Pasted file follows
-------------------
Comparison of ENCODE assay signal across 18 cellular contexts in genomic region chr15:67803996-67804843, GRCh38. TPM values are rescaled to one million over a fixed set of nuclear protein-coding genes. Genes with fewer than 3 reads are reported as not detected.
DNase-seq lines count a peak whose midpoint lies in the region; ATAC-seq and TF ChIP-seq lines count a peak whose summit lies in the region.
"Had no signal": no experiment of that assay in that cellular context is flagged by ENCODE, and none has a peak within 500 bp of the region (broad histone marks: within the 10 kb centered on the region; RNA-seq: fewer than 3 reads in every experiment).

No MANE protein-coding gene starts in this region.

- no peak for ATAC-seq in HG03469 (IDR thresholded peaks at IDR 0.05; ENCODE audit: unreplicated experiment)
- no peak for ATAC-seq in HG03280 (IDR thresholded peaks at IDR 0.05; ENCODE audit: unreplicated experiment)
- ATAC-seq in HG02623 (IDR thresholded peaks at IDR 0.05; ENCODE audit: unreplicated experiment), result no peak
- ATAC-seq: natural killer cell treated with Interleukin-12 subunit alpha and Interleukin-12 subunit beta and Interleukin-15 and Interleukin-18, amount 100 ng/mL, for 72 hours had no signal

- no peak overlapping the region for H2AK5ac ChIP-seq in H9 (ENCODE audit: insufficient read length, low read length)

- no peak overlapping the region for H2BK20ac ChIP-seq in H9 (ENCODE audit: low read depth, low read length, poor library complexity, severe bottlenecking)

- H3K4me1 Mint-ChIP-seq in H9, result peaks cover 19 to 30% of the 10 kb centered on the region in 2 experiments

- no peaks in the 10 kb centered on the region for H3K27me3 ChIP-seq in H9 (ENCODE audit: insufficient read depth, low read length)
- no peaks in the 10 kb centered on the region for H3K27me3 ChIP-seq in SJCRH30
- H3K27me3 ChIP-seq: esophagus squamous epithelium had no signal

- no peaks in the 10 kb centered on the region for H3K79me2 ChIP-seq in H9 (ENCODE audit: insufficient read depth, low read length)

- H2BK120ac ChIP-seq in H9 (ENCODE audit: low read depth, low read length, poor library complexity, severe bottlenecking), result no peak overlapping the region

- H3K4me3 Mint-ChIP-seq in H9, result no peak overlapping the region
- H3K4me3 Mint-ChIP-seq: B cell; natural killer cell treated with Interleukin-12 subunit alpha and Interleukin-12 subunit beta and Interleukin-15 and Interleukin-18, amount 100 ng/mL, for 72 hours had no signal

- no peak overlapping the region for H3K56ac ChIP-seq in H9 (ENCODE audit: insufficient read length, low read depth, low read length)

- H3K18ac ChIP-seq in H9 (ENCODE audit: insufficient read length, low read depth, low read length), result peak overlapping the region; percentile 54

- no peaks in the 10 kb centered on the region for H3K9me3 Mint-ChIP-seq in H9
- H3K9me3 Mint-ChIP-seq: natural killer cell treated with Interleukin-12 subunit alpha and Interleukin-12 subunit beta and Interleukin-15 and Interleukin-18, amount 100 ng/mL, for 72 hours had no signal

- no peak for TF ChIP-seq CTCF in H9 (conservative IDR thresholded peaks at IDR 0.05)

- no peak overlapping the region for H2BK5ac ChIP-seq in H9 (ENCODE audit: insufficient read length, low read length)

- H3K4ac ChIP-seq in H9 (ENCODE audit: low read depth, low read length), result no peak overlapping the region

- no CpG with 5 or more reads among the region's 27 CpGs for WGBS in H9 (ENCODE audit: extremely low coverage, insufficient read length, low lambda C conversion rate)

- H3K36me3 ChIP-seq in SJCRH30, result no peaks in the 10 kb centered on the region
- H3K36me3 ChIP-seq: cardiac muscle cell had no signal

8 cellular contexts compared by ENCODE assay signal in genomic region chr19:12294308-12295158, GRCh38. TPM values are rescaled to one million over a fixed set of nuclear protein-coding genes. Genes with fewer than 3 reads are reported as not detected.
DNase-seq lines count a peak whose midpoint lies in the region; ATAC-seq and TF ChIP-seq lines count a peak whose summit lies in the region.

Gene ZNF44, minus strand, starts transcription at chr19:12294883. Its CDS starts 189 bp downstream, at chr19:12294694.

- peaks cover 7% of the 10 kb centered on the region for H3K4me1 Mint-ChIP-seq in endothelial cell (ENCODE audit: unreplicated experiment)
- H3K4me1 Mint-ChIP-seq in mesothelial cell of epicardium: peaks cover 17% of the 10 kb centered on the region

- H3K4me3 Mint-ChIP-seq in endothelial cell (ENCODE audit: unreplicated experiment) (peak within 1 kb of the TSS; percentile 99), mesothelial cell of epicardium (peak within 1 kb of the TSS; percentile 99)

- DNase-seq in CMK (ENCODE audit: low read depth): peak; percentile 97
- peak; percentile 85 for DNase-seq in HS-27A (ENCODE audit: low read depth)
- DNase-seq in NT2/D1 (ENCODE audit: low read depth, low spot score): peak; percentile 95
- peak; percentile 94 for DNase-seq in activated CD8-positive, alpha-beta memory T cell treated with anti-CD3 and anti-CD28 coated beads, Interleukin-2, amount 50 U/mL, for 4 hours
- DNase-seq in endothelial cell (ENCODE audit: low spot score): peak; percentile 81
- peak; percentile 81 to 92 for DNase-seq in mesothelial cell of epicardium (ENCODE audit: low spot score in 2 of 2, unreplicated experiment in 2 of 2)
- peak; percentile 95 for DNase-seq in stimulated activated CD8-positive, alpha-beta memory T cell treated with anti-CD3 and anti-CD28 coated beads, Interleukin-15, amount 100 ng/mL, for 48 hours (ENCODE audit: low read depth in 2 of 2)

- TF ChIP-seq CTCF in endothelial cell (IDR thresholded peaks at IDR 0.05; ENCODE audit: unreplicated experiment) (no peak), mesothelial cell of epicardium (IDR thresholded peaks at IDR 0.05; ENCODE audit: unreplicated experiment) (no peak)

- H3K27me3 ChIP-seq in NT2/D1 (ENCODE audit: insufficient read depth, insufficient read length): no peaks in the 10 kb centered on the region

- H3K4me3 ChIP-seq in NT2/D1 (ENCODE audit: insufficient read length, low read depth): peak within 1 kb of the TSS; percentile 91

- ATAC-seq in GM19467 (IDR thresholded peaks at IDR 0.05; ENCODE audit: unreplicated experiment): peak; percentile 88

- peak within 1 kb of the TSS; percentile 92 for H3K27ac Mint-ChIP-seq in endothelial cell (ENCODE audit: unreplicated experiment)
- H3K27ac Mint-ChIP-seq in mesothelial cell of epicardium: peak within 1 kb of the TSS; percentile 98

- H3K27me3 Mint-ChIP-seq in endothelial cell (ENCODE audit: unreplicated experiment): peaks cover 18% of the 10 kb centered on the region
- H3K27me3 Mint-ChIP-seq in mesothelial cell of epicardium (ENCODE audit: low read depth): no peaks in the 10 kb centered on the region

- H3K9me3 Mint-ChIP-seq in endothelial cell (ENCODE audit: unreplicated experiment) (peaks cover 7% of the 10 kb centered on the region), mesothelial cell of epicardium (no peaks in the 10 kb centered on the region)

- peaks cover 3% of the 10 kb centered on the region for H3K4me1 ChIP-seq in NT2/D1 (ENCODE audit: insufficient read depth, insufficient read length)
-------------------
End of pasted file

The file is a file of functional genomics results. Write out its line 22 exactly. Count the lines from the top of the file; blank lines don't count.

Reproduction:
- H3K9me3 Mint-ChIP-seq: natural killer cell treated with Interleukin-12 subunit alpha and Interleukin-12 subunit beta and Interleukin-15 and Interleukin-18, amount 100 ng/mL, for 72 hours had no signal